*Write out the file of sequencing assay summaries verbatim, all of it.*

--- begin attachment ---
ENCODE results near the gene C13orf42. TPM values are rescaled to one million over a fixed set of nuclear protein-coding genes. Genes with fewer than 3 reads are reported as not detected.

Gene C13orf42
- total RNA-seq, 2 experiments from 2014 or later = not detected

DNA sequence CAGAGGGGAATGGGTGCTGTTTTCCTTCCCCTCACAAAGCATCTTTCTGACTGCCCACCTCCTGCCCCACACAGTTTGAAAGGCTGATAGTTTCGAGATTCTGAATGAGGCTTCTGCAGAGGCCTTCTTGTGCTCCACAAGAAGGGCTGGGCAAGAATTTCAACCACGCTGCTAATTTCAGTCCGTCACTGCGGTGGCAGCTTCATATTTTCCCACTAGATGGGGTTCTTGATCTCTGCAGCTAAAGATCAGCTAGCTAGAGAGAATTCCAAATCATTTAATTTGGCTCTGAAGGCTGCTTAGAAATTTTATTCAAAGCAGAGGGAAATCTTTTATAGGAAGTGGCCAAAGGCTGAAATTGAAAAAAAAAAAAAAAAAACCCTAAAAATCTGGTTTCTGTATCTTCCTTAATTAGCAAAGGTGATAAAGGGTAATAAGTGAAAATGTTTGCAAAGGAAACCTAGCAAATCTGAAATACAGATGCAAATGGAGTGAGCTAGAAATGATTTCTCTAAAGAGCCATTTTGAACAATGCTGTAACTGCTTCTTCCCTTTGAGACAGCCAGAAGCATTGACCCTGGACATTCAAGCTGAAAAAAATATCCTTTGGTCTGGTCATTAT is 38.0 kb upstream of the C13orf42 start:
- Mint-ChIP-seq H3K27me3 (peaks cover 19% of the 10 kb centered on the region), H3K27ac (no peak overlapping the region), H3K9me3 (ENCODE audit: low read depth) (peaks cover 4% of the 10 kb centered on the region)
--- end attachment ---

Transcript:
ENCODE results near the gene C13orf42. TPM values are rescaled to one million over a fixed set of nuclear protein-coding genes. Genes with fewer than 3 reads are reported as not detected.

Gene C13orf42
- total RNA-seq, 2 experiments from 2014 or later = not detected

DNA sequence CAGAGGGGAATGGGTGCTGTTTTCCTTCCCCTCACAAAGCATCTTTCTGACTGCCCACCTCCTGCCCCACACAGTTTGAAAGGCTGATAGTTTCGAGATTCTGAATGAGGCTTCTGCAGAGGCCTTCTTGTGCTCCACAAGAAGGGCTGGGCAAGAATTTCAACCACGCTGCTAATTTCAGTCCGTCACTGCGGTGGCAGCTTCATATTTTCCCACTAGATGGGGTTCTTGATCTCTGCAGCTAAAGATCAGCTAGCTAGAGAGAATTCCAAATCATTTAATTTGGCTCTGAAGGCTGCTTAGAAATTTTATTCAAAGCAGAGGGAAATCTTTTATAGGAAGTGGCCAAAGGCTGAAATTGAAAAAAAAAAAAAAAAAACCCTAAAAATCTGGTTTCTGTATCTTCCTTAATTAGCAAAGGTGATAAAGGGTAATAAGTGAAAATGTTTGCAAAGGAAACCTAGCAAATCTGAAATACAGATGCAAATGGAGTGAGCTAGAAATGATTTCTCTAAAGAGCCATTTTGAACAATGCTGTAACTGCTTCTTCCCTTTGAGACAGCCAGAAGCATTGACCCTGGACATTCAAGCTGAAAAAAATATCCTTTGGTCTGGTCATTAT is 38.0 kb upstream of the C13orf42 start:
- Mint-ChIP-seq H3K27me3 (peaks cover 19% of the 10 kb centered on the region), H3K27ac (no peak overlapping the region), H3K9me3 (ENCODE audit: low read depth) (peaks cover 4% of the 10 kb centered on the region)